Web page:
Everyone has their own personal habits. Some can be good, such as writing, exercising or eating that piece of fruit. Others can be extremely damaging, such as smoking, losing your temper or cheating on your spouse. What’s interesting is that it’s easy to notice the big habits and forget all about those small things that we do on a daily basis.
As an example, you probably brush your teeth. This habit doesn’t take that long, but not doing it every day could have a disastrous impact on your long-term health. You could get gingivitis, periodontitis or tooth decay. You could even lose some of your teeth. All of these outcomes are extremely painful and expensive. Yet most people are able to prevent them simply by brushing their teeth on a consistent basis.
Brushing your teeth isn’t that hard to do. In fact, even the busiest, most overwhelmed people in the world find five minutes of time to properly brush their teeth. Unfortunately, it’s hard to say the same thing about other equally miniscule habits that could have a positive impact on our lives.
Think about this: How much would your life improve if you were able to add the following: de-cluttering your house, buying your wife flowers while grocery shopping, complimenting a stranger, tracking your daily expenses or eating that darn piece of fruit?
We all have been inundated with reminders about how these activities are important, but seriously, how often do you actually do them?
Probably not very often.
The most common excuse that we like to give for not taking action is time. Many people feel like there are simply not enough hours in the day to get things done. However, if you go back to the teeth brushing example, then you know that “limited time” is simply an excuse we give for activities we feel aren’t immediately important. You have enough time to brush those pearly whites, so why aren’t you able to add other quality habits?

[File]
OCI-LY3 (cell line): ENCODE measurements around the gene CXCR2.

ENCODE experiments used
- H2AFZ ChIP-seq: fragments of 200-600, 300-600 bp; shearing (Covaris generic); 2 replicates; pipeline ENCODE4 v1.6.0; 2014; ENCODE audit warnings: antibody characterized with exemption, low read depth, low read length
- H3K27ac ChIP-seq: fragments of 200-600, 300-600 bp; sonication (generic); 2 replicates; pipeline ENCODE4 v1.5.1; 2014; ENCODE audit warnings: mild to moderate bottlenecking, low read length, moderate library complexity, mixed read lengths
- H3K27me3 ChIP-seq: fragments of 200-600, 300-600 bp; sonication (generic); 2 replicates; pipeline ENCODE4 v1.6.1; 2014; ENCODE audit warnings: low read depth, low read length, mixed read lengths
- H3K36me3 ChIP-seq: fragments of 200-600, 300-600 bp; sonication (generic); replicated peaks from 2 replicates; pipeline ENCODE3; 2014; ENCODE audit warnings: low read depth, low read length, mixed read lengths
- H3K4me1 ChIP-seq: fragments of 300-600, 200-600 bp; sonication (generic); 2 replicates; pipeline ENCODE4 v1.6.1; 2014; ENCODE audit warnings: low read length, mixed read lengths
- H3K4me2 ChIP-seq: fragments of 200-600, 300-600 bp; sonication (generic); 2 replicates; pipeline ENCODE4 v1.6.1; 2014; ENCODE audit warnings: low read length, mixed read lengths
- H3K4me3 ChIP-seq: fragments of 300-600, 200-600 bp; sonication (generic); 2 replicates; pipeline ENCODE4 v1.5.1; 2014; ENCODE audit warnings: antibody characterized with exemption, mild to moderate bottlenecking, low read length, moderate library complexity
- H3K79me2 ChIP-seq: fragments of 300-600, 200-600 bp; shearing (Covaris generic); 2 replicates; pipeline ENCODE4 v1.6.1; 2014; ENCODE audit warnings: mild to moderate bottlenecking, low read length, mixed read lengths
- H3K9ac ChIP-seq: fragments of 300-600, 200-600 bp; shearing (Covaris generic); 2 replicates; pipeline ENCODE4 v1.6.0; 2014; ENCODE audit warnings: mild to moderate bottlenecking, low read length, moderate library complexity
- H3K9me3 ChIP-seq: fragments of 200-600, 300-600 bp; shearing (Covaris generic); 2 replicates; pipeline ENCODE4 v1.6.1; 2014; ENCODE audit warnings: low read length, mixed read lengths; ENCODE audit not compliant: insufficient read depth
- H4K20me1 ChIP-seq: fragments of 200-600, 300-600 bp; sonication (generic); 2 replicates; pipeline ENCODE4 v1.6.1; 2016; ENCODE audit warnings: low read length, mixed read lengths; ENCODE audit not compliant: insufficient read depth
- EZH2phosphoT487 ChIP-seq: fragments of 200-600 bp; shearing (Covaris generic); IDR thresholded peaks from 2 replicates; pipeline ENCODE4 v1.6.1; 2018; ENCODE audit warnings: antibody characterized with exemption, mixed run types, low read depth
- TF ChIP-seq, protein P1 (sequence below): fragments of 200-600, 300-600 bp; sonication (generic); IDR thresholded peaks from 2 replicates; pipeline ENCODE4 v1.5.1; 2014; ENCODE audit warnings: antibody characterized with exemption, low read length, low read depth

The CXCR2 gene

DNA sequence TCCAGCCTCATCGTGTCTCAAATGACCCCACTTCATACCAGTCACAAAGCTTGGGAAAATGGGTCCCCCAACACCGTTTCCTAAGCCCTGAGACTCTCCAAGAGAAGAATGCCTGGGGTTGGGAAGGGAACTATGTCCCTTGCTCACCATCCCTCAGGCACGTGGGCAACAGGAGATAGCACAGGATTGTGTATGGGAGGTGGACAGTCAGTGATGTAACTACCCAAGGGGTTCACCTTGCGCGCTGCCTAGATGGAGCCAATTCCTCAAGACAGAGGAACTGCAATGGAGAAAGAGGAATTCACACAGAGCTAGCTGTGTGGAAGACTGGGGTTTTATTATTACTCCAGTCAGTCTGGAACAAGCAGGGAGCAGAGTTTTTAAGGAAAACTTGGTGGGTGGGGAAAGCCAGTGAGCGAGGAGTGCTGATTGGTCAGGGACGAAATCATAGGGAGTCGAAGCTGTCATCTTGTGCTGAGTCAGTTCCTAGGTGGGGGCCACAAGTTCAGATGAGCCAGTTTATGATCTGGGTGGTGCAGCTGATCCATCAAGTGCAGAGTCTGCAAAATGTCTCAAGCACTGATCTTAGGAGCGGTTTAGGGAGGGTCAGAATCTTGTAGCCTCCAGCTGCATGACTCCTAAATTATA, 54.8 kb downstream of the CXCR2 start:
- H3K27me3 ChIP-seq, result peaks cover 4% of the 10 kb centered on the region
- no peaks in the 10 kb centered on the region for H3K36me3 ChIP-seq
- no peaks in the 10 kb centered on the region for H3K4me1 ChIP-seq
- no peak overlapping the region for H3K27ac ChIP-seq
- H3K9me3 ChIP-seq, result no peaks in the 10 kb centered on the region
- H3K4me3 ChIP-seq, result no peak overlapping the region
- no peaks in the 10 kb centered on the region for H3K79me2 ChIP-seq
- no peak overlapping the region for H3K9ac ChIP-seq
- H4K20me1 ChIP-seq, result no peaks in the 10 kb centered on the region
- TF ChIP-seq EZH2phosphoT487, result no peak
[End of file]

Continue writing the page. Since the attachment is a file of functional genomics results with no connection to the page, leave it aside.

I think the answer stems from something called cognitive load. The truth is we have a finite limit on our short-term memories. It’s been said that the average person’s short-term memory can only retain seven chunks of information. So the theory behind cognitive load is that since you can only retain a small amount of information, you have to rely on long-term memory, habits and established processes to do basically everything in life.
Think back to that small list of life changes. You know that de-cluttering your home and randomly complimenting a stranger could be beneficial. But these activities are easy to forget because they’re not part of an established, daily framework. Most people brush their teeth because this habit is attached to a larger routine like a morning, evening or eating ritual. This habit doesn’t strain your cognitive load due to the fact that you do it on autopilot.
The purpose of habit stacking isn’t to nag you about developing positive routines. Instead, it’s my aim to show you how to create a simple routine (managed by a checklist) that you repeat on a daily basis. With this strategy you don’t have to worry about cognitive load because all you have to remember is to follow the checklist. Even better, you’ll discover a few tools that will keep you motivated and consistent. So even if you’re completely stressed out, you’ll still find the time and energy to complete these quick habits on a consistent basis.
You’ll find that implementing small changes can have a significant impact on your life. Remember—little hinges swing on big doors. By completing dozens of small habits on a daily basis, you’ll be able to make giant leaps forward in your business, strengthen your personal relationships, stay on top of your finances, get organized and improve your health.